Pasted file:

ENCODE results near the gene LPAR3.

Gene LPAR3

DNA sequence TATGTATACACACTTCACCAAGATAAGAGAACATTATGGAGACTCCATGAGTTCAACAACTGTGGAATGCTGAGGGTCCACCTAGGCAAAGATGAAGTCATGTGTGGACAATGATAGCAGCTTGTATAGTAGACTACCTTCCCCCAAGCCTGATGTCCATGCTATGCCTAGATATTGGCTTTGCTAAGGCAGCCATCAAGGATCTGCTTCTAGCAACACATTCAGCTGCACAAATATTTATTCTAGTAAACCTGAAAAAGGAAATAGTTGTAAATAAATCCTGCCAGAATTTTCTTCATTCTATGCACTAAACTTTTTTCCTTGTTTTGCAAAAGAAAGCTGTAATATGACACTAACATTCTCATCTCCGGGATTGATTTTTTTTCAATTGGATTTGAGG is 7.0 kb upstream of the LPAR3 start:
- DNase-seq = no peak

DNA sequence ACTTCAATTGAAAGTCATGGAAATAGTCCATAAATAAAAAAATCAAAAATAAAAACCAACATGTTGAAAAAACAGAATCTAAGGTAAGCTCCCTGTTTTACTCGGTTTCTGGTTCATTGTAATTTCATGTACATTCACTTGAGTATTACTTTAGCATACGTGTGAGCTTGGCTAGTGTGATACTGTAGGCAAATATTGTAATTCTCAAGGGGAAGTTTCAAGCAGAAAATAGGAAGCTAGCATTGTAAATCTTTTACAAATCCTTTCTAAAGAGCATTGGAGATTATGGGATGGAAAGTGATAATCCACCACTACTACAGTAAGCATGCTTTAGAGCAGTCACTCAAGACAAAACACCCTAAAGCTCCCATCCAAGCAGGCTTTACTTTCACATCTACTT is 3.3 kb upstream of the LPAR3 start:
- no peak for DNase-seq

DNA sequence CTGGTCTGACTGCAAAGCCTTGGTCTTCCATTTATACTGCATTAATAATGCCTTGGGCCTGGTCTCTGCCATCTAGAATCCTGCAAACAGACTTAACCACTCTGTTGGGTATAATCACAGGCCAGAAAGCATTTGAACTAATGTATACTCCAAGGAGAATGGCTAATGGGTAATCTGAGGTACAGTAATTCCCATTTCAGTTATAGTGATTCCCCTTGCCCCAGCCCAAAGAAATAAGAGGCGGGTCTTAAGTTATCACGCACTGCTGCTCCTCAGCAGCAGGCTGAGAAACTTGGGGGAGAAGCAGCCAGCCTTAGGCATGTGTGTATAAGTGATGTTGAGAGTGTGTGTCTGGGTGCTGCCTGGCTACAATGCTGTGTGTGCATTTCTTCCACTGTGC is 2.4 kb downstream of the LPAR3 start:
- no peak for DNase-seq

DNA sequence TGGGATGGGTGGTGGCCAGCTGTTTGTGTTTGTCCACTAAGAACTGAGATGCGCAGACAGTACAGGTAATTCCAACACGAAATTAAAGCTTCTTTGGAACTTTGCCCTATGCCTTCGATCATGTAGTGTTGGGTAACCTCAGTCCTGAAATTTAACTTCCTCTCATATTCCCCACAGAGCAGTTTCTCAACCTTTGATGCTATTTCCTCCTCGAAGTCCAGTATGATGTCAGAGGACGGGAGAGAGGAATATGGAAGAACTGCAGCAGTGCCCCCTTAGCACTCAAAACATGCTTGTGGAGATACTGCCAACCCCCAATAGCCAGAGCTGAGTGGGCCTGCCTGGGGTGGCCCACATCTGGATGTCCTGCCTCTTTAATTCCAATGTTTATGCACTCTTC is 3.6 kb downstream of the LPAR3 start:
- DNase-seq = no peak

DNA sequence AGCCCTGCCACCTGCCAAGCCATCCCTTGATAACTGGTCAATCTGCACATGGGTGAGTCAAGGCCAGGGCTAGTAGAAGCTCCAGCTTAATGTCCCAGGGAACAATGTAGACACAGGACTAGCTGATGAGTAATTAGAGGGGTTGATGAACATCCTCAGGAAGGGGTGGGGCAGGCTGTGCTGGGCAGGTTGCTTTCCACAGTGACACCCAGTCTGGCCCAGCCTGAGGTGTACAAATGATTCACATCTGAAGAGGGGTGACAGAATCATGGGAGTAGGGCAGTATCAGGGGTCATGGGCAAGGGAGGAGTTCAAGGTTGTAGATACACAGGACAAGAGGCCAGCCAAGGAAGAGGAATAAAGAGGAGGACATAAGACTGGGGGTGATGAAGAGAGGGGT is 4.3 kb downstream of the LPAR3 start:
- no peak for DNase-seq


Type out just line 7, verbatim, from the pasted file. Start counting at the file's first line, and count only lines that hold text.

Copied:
DNA sequence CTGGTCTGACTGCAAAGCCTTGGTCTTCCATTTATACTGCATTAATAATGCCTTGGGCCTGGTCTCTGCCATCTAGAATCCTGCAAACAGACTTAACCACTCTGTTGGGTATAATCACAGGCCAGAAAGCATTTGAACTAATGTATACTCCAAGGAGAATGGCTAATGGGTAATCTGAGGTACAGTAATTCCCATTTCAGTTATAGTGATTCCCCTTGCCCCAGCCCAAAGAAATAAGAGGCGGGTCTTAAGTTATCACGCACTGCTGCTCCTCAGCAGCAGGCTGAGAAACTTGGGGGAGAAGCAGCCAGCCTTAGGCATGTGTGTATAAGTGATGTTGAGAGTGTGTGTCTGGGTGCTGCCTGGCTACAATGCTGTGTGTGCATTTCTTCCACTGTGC is 2.4 kb downstream of the LPAR3 start: